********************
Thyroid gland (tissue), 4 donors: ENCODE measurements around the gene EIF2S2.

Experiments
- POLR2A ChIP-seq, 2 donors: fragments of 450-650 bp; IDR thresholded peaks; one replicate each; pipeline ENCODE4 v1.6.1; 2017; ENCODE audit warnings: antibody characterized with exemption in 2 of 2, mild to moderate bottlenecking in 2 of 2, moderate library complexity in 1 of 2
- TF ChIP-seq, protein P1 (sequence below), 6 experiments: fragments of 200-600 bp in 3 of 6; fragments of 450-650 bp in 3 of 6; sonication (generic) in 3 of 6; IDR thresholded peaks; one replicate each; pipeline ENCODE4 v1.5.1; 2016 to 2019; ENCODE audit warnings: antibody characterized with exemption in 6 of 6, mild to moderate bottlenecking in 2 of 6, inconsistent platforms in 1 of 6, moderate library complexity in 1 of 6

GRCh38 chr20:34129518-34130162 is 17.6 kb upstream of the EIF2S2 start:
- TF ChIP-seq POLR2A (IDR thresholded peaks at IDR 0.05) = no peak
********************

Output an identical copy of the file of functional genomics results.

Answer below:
Thyroid gland (tissue), 4 donors: ENCODE measurements around the gene EIF2S2.

Experiments
- POLR2A ChIP-seq, 2 donors: fragments of 450-650 bp; IDR thresholded peaks; one replicate each; pipeline ENCODE4 v1.6.1; 2017; ENCODE audit warnings: antibody characterized with exemption in 2 of 2, mild to moderate bottlenecking in 2 of 2, moderate library complexity in 1 of 2
- TF ChIP-seq, protein P1 (sequence below), 6 experiments: fragments of 200-600 bp in 3 of 6; fragments of 450-650 bp in 3 of 6; sonication (generic) in 3 of 6; IDR thresholded peaks; one replicate each; pipeline ENCODE4 v1.5.1; 2016 to 2019; ENCODE audit warnings: antibody characterized with exemption in 6 of 6, mild to moderate bottlenecking in 2 of 6, inconsistent platforms in 1 of 6, moderate library complexity in 1 of 6

GRCh38 chr20:34129518-34130162 is 17.6 kb upstream of the EIF2S2 start:
- TF ChIP-seq POLR2A (IDR thresholded peaks at IDR 0.05) = no peak